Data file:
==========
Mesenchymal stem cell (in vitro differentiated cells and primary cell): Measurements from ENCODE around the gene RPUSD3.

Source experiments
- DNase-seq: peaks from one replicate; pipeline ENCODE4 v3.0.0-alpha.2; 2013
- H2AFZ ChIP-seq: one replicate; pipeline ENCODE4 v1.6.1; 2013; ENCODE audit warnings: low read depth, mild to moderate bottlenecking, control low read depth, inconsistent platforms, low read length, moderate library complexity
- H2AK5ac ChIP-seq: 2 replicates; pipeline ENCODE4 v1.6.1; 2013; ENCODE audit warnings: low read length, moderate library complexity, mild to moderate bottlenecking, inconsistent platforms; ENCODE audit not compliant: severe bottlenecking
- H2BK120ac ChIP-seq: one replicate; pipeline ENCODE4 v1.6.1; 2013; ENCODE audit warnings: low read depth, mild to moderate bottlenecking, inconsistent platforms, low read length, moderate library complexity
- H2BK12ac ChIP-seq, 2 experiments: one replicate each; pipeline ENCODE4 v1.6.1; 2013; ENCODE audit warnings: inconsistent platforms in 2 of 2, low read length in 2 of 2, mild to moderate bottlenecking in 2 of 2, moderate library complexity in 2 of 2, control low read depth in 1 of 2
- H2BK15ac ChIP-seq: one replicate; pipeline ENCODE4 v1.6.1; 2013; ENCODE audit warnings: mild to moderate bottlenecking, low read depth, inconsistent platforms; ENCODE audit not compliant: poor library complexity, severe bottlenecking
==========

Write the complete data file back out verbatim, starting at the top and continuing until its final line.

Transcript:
Mesenchymal stem cell (in vitro differentiated cells and primary cell): Measurements from ENCODE around the gene RPUSD3.

Source experiments
- DNase-seq: peaks from one replicate; pipeline ENCODE4 v3.0.0-alpha.2; 2013
- H2AFZ ChIP-seq: one replicate; pipeline ENCODE4 v1.6.1; 2013; ENCODE audit warnings: low read depth, mild to moderate bottlenecking, control low read depth, inconsistent platforms, low read length, moderate library complexity
- H2AK5ac ChIP-seq: 2 replicates; pipeline ENCODE4 v1.6.1; 2013; ENCODE audit warnings: low read length, moderate library complexity, mild to moderate bottlenecking, inconsistent platforms; ENCODE audit not compliant: severe bottlenecking
- H2BK120ac ChIP-seq: one replicate; pipeline ENCODE4 v1.6.1; 2013; ENCODE audit warnings: low read depth, mild to moderate bottlenecking, inconsistent platforms, low read length, moderate library complexity
- H2BK12ac ChIP-seq, 2 experiments: one replicate each; pipeline ENCODE4 v1.6.1; 2013; ENCODE audit warnings: inconsistent platforms in 2 of 2, low read length in 2 of 2, mild to moderate bottlenecking in 2 of 2, moderate library complexity in 2 of 2, control low read depth in 1 of 2
- H2BK15ac ChIP-seq: one replicate; pipeline ENCODE4 v1.6.1; 2013; ENCODE audit warnings: mild to moderate bottlenecking, low read depth, inconsistent platforms; ENCODE audit not compliant: poor library complexity, severe bottlenecking